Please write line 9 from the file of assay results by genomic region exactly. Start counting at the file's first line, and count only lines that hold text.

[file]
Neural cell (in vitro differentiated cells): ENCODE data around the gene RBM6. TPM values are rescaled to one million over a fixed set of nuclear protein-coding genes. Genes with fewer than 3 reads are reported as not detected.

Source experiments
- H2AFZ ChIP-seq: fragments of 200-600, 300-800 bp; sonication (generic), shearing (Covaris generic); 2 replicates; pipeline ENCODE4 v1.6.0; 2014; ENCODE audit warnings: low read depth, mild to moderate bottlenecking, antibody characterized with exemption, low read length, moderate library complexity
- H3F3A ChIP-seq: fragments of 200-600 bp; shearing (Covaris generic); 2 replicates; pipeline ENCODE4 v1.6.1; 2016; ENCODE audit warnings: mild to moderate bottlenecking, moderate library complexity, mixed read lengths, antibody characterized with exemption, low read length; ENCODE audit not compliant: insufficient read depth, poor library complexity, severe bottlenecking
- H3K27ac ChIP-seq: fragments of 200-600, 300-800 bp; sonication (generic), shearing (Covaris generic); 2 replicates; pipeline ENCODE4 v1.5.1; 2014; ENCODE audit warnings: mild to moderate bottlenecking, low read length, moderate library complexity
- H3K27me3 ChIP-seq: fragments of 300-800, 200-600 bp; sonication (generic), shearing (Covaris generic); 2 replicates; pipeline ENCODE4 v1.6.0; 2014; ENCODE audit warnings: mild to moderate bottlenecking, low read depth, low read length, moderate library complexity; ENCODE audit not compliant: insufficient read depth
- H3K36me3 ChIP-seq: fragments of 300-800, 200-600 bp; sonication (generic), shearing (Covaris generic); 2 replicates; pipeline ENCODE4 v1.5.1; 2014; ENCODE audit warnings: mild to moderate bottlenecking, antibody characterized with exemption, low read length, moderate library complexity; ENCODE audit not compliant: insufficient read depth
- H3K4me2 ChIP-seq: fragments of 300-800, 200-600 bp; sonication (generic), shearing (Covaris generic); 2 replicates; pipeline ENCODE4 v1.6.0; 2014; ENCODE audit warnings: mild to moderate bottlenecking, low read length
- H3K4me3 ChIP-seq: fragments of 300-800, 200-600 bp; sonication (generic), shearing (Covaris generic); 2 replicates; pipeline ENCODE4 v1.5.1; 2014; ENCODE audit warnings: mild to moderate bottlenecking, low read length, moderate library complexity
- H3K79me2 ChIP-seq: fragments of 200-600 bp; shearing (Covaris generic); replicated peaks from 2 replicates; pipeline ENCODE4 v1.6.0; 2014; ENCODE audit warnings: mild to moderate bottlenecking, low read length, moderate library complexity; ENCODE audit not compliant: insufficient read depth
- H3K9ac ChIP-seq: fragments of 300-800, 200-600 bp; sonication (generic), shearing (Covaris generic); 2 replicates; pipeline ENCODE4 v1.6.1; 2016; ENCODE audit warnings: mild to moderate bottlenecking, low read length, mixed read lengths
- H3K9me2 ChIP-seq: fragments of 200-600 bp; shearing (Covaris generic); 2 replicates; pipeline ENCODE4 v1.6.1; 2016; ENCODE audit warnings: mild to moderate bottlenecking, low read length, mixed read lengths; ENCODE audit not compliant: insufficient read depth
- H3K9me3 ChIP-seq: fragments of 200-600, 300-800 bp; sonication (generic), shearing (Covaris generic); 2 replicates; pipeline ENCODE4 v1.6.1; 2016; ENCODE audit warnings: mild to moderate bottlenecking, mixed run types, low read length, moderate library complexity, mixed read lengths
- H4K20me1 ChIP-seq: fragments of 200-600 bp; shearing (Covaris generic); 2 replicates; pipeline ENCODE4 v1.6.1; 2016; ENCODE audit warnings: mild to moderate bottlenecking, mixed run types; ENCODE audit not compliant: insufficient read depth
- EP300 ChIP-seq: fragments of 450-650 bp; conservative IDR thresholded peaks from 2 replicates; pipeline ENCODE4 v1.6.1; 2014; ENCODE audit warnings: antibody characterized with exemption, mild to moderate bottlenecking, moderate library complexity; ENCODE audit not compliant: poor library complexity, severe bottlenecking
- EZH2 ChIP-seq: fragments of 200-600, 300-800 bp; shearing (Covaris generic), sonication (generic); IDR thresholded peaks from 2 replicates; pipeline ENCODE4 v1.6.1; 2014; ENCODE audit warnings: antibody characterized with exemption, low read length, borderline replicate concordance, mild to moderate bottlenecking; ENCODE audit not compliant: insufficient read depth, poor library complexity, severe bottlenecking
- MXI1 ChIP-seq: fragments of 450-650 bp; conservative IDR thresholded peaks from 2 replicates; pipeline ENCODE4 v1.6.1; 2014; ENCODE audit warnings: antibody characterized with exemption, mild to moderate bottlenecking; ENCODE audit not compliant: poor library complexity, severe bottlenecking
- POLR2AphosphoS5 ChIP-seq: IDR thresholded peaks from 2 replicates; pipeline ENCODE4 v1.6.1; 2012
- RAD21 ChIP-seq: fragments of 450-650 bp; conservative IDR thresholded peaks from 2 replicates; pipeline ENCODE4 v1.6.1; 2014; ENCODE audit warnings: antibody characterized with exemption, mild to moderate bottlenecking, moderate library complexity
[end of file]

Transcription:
- H3K4me3 ChIP-seq: fragments of 300-800, 200-600 bp; sonication (generic), shearing (Covaris generic); 2 replicates; pipeline ENCODE4 v1.5.1; 2014; ENCODE audit warnings: mild to moderate bottlenecking, low read length, moderate library complexity